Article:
Minds and Machines 4 (4):403-20 (1994)

Authors
Ron Chrisley
University of Sussex
Abstract
  Some have suggested that there is no fact to the matter as to whether or not a particular physical system relaizes a particular computational description. This suggestion has been taken to imply that computational states are not real, and cannot, for example, provide a foundation for the cognitive sciences. In particular, Putnam has argued that every ordinary open physical system realizes every abstract finite automaton, implying that the fact that a particular computational characterization applies to a physical system does not tell oneanything about the nature of that system. Putnam''s argument is scrutinized, and found inadequate because, among other things, it employs a notion of causation that is too weak. I argue that if one''s view of computation involves embeddedness (inputs and outputs) and full causality, one can avoid the universal realizability results. Therefore, the fact that a particular system realizes a particular automaton is not a vacuous one, and is often explanatory. Furthermore, I claim that computation would not necessarily be an explanatorily vacuous notion even if it were universally realizable
Keywords Cognition  Computation  Machine  Science  Turing, A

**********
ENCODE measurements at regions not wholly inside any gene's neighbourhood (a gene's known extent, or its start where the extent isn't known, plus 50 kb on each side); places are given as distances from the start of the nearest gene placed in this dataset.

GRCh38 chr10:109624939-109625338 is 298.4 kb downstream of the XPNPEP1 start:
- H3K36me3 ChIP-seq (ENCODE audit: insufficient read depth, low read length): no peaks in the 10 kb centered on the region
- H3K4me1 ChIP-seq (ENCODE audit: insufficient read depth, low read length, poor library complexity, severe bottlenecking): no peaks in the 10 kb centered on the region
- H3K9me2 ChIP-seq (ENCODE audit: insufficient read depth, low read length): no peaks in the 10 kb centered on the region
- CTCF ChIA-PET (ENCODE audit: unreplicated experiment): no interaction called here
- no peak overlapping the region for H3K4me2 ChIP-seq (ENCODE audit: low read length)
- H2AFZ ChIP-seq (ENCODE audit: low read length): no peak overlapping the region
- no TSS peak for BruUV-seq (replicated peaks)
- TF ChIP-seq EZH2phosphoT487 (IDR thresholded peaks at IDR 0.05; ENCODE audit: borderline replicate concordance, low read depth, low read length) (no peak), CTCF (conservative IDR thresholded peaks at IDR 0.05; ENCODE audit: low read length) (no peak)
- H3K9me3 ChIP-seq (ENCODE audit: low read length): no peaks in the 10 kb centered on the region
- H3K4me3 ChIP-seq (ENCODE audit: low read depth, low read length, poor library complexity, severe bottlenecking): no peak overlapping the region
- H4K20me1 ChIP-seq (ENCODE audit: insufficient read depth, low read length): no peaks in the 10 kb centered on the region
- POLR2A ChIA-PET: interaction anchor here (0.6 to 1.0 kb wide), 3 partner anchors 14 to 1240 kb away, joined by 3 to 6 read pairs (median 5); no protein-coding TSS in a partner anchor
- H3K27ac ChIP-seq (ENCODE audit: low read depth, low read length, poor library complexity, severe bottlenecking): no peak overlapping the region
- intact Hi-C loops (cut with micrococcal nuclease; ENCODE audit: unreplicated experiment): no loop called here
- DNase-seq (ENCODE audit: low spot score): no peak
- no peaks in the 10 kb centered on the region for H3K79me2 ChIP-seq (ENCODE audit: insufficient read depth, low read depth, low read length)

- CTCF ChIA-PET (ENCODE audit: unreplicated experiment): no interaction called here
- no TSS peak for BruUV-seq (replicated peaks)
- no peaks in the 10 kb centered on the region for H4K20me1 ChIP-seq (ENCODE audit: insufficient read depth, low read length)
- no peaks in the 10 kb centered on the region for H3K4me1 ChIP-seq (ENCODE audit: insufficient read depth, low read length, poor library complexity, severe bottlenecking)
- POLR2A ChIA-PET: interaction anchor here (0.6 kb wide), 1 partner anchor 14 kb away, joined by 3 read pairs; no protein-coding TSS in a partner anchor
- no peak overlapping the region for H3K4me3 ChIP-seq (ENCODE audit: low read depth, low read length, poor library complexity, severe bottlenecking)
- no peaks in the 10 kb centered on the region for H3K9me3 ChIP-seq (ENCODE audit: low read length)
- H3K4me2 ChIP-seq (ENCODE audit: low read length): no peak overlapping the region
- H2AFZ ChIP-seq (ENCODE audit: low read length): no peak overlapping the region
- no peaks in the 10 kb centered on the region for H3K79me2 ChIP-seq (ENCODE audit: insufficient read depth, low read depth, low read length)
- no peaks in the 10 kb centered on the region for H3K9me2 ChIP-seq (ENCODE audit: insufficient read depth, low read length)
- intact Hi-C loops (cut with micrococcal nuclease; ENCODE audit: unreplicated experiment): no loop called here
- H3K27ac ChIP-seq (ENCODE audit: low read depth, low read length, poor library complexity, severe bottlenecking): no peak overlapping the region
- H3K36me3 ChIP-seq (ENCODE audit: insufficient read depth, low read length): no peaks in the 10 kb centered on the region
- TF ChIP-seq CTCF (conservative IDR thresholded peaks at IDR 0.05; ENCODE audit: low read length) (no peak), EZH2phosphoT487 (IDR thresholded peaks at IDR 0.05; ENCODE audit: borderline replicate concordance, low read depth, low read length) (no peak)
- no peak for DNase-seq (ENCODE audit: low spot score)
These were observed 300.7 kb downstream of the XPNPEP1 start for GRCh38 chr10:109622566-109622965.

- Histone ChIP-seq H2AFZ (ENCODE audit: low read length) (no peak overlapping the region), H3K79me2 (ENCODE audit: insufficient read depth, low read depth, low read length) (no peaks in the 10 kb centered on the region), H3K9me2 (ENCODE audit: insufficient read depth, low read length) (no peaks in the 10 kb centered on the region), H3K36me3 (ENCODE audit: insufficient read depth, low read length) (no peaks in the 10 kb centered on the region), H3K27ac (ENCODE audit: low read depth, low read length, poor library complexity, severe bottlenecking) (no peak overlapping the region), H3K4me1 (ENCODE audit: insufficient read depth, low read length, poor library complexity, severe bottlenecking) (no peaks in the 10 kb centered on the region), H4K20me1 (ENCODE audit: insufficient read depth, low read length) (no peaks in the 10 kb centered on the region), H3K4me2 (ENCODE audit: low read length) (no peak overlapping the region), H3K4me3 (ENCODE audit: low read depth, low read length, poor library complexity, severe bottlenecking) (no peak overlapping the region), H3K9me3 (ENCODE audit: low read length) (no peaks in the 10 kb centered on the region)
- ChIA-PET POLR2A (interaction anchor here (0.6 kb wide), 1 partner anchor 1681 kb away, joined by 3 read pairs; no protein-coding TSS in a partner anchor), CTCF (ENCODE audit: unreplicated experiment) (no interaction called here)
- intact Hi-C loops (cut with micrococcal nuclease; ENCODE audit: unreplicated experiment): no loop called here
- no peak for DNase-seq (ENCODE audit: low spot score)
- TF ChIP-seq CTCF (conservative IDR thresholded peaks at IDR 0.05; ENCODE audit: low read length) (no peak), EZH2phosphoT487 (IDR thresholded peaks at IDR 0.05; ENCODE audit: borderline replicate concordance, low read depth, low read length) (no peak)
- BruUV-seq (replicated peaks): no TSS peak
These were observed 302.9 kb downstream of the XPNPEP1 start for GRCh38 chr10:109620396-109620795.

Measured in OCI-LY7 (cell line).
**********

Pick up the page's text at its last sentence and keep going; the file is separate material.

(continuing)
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DOI 10.1007/BF00974167
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References found in this work BETA

The Rediscovery of the Mind by John Searle. [REVIEW]Daniel C. Dennett - 1993 - Journal of Philosophy 90 (4):193-205.
Is the Brain a Digital Computer?John R. Searle - 1990 - Proceedings and Addresses of the American Philosophical Association 64 (3):21-37.
Representation and Reality.William Demopoulos - 1990 - Philosophy of Science 57 (2):325-333.

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Citations of this work BETA

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Computing Mechanisms.Gualtiero Piccinini - 2007 - Philosophy of Science 74 (4):501-526.
Triviality Arguments Reconsidered.Paul Schweizer - 2019 - Minds and Machines 29 (2):287-308.

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